* New administration planning for future bond sales
* Aims to start talks with Rio Tinto on aluminum smelter
By Daniela Desantis
ASUNCION, June 29 (Reuters) - Paraguay's new government wants to pave the way for future global debt issues so investors abroad can get to know the small South American nation, Finance Minister Manuel Ferreira said on Friday.
Ferreira was sworn into office this week after Paraguay's Senate removed President Fernando Lugo from office in a lightning-quick impeachment. Lugo was replaced by his vice president, Federico Franco, who was one of his fiercest critics.
The unprecedented speed of Lugo's ouster prompted criticism in South America and beyond, but the impeachment was upheld by Paraguay's Supreme Court and its top electoral tribunal. Franco will remain in power until August 2013.
"The idea is to initiate a process of issuing sovereign debt," Ferreira said in an interview with Reuters.
"We are starting the process. This implies hiring lawyers, talking to investment banks that could manage the deal, starting to look at what it takes to register with the SEC," he said, referring to the U.S. Securities and Exchange Commission.
The landlocked, soy-exporting nation of 6 million people last issued debt in 2000 for the amount of $400 million, but this was agreed to ahead of time with two banks in Taiwan, with which Paraguay has diplomatic relations.
"I don't know if we'll be able to finish this process, I don't know if we'll have enough time. We are a transition government," Ferreira said, adding that the amount of any future debt issue had not been decided.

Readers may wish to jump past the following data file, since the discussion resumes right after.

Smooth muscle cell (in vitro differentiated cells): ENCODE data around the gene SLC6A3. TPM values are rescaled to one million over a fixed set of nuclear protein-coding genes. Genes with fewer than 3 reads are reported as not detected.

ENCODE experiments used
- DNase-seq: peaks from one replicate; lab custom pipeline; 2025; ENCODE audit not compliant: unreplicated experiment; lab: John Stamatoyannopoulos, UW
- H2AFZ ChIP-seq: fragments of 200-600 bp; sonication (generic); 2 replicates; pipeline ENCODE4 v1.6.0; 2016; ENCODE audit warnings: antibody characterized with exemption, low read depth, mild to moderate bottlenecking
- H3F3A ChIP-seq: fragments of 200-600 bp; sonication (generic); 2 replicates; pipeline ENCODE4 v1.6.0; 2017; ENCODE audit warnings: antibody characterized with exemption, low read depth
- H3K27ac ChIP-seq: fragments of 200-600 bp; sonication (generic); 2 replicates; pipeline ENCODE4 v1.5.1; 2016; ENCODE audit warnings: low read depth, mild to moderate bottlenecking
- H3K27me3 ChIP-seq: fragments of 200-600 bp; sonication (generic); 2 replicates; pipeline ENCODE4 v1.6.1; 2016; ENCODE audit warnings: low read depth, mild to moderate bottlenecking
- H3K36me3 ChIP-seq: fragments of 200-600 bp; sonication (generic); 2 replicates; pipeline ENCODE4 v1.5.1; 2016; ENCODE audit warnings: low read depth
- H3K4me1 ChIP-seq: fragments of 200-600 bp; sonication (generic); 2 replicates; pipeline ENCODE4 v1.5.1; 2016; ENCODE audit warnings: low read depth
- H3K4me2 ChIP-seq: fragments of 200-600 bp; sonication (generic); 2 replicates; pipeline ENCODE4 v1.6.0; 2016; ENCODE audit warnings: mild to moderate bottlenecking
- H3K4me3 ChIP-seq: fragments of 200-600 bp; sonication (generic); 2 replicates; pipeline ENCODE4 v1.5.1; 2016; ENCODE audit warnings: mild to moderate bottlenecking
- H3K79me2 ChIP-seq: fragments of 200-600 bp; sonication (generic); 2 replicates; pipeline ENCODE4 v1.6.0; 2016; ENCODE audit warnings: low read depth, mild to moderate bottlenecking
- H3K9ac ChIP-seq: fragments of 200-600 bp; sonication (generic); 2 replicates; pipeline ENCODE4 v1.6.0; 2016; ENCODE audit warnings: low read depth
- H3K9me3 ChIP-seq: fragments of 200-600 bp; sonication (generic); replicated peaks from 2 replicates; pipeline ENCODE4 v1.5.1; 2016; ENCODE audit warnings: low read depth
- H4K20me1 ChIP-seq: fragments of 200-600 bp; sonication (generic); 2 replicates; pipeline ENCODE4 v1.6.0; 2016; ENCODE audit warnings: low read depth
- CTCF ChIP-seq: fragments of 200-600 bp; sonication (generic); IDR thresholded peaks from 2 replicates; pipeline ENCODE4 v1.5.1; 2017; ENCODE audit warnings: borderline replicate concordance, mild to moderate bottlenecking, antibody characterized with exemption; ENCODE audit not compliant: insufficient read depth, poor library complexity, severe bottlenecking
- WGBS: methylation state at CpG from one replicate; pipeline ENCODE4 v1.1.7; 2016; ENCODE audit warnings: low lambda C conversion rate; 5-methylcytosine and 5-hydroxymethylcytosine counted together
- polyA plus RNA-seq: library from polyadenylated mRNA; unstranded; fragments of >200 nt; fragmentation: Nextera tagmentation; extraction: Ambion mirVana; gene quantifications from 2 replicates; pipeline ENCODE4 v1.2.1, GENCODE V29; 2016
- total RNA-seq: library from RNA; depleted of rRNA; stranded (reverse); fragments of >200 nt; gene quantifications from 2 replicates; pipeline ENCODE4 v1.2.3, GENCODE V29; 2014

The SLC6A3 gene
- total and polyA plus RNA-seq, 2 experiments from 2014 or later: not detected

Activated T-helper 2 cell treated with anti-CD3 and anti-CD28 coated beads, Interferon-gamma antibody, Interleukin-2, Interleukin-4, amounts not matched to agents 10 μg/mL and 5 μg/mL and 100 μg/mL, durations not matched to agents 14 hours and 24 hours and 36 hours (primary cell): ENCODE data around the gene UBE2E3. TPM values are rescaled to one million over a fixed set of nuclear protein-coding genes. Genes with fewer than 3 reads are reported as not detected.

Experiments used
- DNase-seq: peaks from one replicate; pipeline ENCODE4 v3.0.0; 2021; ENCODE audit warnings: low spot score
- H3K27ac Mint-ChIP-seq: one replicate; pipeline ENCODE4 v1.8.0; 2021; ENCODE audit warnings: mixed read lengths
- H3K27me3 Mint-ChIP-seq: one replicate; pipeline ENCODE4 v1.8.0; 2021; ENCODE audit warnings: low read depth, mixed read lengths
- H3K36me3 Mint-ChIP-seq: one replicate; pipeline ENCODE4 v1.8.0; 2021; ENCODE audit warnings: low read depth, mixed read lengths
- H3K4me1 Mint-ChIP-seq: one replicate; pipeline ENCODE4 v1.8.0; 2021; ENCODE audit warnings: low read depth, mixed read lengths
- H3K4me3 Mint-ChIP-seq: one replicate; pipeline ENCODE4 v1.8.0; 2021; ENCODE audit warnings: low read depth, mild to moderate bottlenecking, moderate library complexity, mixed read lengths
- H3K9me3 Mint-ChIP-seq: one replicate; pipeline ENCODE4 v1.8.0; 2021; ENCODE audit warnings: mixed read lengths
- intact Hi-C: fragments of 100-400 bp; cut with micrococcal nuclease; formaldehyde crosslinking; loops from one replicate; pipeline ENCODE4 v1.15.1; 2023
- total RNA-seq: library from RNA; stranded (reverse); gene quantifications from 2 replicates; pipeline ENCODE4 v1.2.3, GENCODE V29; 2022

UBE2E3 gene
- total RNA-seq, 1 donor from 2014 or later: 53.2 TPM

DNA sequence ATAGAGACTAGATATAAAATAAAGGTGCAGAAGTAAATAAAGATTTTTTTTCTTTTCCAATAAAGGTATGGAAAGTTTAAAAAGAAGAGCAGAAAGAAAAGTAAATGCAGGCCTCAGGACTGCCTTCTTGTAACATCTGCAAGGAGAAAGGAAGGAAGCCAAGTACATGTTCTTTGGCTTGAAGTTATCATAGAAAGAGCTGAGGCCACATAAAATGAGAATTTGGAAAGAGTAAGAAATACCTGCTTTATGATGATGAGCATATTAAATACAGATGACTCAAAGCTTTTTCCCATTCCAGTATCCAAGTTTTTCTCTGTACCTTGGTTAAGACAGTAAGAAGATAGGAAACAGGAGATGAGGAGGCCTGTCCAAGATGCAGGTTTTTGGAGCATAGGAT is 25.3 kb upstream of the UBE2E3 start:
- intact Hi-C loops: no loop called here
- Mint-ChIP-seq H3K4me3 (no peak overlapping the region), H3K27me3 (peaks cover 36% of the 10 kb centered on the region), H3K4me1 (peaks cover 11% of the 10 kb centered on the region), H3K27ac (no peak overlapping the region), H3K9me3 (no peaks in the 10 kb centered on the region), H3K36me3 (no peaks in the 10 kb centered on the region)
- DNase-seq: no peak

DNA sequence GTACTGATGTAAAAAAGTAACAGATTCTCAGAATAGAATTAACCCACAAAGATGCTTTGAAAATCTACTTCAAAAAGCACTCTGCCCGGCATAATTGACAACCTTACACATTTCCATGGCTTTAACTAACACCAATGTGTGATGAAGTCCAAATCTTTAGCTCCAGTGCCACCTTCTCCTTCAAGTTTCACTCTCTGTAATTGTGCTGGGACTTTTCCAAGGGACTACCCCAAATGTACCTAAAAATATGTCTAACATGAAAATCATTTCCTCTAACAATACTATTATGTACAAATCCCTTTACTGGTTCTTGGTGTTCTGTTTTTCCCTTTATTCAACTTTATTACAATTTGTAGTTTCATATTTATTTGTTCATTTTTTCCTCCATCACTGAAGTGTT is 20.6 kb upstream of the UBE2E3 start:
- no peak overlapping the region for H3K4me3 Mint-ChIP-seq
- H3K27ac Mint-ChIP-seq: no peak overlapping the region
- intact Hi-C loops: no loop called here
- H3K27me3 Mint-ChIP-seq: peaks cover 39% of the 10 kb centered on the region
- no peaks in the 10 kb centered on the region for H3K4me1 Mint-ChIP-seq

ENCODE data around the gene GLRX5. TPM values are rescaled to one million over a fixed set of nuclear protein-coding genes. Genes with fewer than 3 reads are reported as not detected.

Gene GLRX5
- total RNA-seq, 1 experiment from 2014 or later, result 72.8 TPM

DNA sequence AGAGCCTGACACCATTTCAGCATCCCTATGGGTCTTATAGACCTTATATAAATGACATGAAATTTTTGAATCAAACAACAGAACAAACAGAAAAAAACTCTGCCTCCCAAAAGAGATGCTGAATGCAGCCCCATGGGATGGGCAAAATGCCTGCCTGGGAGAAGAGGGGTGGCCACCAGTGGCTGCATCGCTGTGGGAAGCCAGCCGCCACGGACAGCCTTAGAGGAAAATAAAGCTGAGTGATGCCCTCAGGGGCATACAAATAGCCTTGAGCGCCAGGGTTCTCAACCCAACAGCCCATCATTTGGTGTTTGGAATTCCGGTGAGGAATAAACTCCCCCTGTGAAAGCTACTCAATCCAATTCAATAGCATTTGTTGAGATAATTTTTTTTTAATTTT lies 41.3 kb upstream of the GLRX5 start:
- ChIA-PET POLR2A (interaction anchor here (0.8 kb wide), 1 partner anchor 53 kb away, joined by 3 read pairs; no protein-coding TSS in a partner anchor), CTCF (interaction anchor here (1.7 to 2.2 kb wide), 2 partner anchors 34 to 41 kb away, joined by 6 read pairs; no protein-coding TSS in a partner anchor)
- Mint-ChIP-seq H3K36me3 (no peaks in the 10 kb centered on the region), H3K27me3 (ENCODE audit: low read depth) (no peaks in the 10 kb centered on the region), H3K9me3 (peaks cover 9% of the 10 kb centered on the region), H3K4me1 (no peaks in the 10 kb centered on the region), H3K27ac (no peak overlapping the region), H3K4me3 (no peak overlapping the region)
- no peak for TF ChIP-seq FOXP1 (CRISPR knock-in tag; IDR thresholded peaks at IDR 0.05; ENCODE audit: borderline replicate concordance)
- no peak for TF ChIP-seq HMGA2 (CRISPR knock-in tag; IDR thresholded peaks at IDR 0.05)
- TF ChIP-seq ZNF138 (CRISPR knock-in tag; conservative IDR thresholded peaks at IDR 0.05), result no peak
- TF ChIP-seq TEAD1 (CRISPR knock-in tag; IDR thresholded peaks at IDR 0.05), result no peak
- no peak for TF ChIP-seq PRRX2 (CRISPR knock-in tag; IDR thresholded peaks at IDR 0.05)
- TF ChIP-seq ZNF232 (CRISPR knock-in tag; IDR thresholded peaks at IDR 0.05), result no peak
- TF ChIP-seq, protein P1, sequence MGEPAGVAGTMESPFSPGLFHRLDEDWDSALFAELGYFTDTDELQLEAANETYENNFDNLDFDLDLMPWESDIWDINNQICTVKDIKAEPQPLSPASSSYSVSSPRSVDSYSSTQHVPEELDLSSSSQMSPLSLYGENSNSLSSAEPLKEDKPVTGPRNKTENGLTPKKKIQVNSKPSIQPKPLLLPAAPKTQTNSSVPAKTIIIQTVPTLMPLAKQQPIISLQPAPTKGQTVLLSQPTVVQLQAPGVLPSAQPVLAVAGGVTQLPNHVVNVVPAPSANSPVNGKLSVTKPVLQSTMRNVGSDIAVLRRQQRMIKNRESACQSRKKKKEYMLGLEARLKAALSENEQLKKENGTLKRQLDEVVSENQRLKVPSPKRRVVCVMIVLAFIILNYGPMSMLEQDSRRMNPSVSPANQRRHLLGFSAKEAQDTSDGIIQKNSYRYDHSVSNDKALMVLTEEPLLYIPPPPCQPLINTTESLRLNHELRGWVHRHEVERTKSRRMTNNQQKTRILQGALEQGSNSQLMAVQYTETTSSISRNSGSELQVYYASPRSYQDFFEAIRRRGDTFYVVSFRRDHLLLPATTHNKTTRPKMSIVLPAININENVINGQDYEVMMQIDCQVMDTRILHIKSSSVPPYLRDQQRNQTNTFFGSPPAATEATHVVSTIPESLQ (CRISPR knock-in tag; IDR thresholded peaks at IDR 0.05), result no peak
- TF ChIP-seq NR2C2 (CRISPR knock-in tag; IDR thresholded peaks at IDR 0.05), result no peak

Standard & Poor's placed Paraguay's credit rating on a negative watch this week over the possible economic ramifications of Lugo's impeachment. Moody's said it would monitor the situation as well.
The Mercosur trade bloc - which includes Brazil, Argentina, Uruguay and Paraguay - suspended Paraguay from its meetings until a new presidential election is held in April.
But it did not take economic sanctions against the country, which is one of the poorest in South America.
Ferreira said he expected the ratings agencies' worries would be eased as the Franco administration works to ensure macroeconomic stability, keep fiscal accounts in order and combat inflation.
Franco's government asked Congress to approve loans and international donations totaling about $480 million to stimulate Paraguay's economy, which is forecast to contract 1.5 percent this year.
The finance minister also said the government plans to sign a decree shortly to authorize the start of negotiations with Rio Tinto Alcan over the construction of an aluminum smelter that requires a $3.5 billion investment.
The talks stalled due to conflicts within Lugo's government over the price Paraguay should charge the firm for supplying it with energy.